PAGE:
ORLANDO | She’s a long way from home, but closer to God now more than ever. Immaculée Ilibagiza was born and raised in a small village in Rwanda, Africa. She had a wonderful childhood with loving parents and three brothers. She went to college to study engineering. Her future looked bright until chaos broke out in the early 1990s. Extremists assassinated the Rwandan president. Then went from town to town slaughtering men, women and children. Immaculée now makes it her mission to share this story with fellow Christians worldwide and recently shared her experience of suffering and the importance of forgiveness with the entire study body of Bishop Moore High School on March 29.
As genocide raged throughout the country, Immaculée’s father, a devout Catholic, told her seek protection at a local pastor’s house. For the next three months, she and seven other women hid in a 3 x 4 foot bathroom. She had a Bible, rosary, and clung to God to turn away from the anger boiling inside of her. She admits it was not always easy. “I said the Lord’s prayer hundreds of times, hoping to forgive the killers who were murdering all around me,” she said. “It was no use- every time I got to the part asking God to ‘forgive those who trespass against us,’ my mouth went dry… My inability to forgive caused me even greater pain than the anguish I felt being separated from my family, and it was worse than the physical torment of constantly being hunted.”
In preparation for Immaculée’s visit, Bishop Moore students closely studied the Rwandan Genocide. They tried to squeeze into a taped square on the floor – representing the same space of tiny bathroom where eight women spent 91 days. Many students were stunned by the challenge and wondered how the women could even sleep.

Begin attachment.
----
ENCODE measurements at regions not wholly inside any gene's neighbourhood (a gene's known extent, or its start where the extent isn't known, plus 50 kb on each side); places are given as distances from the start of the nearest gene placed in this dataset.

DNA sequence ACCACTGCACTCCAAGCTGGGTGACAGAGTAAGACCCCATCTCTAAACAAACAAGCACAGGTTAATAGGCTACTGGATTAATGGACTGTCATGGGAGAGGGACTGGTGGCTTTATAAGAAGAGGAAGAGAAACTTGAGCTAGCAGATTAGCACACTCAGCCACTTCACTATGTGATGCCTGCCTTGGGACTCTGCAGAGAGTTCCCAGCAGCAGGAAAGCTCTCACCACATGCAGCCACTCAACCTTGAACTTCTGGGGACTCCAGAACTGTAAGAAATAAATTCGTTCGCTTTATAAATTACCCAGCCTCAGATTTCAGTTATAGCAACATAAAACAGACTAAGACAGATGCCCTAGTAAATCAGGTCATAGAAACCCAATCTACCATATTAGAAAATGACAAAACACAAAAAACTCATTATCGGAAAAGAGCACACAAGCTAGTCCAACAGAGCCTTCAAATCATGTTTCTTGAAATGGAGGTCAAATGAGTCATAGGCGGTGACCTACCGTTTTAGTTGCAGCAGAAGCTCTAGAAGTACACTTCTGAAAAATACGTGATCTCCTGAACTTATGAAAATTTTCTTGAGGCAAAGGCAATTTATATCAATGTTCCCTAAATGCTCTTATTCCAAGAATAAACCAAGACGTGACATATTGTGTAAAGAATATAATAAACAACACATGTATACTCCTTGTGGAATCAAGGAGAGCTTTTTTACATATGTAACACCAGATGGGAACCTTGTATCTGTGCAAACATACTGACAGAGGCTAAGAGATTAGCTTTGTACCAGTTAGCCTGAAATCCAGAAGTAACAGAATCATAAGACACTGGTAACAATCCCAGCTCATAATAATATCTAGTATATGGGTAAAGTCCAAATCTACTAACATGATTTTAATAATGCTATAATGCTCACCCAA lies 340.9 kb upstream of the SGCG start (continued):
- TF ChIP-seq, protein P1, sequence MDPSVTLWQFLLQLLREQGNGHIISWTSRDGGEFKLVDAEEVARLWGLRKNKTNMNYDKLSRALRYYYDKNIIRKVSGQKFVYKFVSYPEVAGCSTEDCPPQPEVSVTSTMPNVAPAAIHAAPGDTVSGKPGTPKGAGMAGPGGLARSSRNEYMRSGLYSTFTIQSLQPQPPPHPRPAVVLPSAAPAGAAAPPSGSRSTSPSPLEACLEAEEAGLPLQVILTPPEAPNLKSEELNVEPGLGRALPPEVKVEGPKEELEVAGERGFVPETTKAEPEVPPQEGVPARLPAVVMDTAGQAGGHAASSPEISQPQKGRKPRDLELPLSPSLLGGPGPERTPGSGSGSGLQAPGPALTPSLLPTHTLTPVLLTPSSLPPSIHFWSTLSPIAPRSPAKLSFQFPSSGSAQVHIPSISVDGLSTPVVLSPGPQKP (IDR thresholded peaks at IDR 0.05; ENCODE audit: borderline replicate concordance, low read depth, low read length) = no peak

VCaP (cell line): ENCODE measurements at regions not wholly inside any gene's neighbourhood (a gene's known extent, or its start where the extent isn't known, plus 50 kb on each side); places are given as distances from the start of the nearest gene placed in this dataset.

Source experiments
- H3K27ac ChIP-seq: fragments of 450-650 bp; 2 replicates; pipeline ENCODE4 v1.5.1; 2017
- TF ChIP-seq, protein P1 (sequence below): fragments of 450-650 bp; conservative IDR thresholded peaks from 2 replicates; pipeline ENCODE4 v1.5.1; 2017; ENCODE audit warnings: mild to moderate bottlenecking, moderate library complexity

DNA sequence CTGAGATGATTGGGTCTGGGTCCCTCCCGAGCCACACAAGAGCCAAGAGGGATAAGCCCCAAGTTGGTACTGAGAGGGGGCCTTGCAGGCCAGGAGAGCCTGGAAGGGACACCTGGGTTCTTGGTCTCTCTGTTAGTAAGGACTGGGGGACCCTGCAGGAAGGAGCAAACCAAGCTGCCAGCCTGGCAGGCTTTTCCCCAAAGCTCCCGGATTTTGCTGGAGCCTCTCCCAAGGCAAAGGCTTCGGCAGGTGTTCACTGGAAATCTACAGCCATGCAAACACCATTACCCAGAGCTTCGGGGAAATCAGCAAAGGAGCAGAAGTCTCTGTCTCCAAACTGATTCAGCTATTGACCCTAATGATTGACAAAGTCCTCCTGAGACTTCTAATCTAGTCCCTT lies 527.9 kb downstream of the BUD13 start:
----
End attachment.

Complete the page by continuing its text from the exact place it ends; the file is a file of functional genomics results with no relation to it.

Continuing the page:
Immaculée explained to the teens, when she was finally liberated from that room she was just skin and bones. Her entire family was murdered, except one brother studying abroad. Nearly one million of her extended family, friends and neighbors were also massacred. Her suffering, physical, mental and spiritual, lasted for months. Then, she came face-to-face with the man who murdered her mother. With God’s grace, she simply said, “I forgive you.” As Immaculée reflected on the death of her family she reminded the students, “Your journey is still here. You don’t know how long so live each minute with love.” They were astounded by God’s mercy and forgiveness within Immaculée as she said, “Every day I wake up is another chance to love someone new.”
Pope Francis recently echoed those sentiments during general audience in Rome April 10. “Just as we need bread, so we have need of forgiveness. Every day!” he said. “We are truly in debt to God because everything we have has come as a gift from Him… we are only capable of loving because we have been loved first; we are able to forgive only because we ourselves have received forgiveness.”
Honors students were pushed into even deeper reflection with a follow up presentation from a guest speaker from the Holocaust Center in Maitland, who shared factors that can lead to such violence. Students then discussed the similarities between the Holocaust and the Rwandan Genocide and what we can learn from them. “We really like to celebrate this cross-curricular approach which helps students apply what they heard about historical events to what is happening in their own lives today,” shared Amanda Livermore, director of mission effectiveness at BMC. “In particular, the negative power that hating a particular group of people can have on the world.”
Immaculée is regarded as one of world’s leading speakers on faith, hope and forgiveness. To learn more about her story visit www.immaculee.com.
By Amanda Livermore and Jennifer Drow, Special to the Florida Catholic – April, 2019